Everyday Math

Everyday MathOne of the most rewarding experiences of my job as a first-year teacher was encouraging kids to write. One of my professors gave us an assignment called, Daily Warm-Ups. I chose to turn this into a math/literacy assignment which I will refer to as, Everyday Math. The idea of daily warm-ups is to engage students with short activities that require reading and writing at the beginning of every lesson, each day of the week.  These daily warm-ups can be based on any subject. I chose math as my subject because it coordinated with my alternative licensing unit plan for my Colorado Work Sample and Portfolio requirements. This also happened to tie-in very nicely with my Math Literacy assignment which I wrote about earlier this week.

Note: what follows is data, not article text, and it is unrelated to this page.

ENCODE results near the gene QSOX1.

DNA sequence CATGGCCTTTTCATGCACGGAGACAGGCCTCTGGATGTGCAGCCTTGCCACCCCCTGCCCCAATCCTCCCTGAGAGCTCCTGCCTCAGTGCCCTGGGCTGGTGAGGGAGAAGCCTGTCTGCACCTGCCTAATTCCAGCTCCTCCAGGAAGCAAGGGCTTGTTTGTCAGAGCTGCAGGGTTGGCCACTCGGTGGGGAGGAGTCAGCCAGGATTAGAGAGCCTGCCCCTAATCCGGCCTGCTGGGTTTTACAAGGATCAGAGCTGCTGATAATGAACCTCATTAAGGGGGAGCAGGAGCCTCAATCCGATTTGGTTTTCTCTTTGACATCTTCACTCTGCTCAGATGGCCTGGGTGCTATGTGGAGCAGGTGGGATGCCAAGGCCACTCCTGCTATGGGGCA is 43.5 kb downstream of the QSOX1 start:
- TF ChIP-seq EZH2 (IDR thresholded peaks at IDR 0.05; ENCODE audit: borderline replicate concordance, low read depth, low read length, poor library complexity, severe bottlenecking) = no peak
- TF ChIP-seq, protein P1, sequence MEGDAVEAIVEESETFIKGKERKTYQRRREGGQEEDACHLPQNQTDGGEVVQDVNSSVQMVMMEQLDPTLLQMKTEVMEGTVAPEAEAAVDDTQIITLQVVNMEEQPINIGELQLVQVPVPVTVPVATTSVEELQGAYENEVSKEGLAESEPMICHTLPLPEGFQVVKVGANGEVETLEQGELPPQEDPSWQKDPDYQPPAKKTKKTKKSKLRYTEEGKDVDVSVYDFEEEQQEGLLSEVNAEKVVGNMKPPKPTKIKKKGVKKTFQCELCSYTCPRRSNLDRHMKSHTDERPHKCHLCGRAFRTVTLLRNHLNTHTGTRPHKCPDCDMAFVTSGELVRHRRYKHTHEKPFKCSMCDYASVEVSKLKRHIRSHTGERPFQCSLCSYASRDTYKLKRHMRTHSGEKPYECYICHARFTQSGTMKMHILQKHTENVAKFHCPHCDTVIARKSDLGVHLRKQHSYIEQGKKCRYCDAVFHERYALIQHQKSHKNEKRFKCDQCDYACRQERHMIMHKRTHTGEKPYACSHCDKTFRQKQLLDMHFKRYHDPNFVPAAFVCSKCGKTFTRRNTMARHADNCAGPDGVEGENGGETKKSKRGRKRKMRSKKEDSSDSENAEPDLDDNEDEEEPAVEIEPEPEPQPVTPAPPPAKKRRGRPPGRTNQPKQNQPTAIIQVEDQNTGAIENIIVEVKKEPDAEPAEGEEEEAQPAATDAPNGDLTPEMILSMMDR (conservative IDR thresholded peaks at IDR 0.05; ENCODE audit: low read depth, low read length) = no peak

My professor’s motivation behind daily warm-ups is that each day of the week, there is a quick lesson activity to help students get engaged with reading, writing and putting actual, real-life learning behind each lesson. My professor also required that a challenge problem be included at least once during the week. An everyday math warm-up was perfect for my daily plan which already included daily math problems at the start of each math lesson.

Using Everyday Math with Story Problems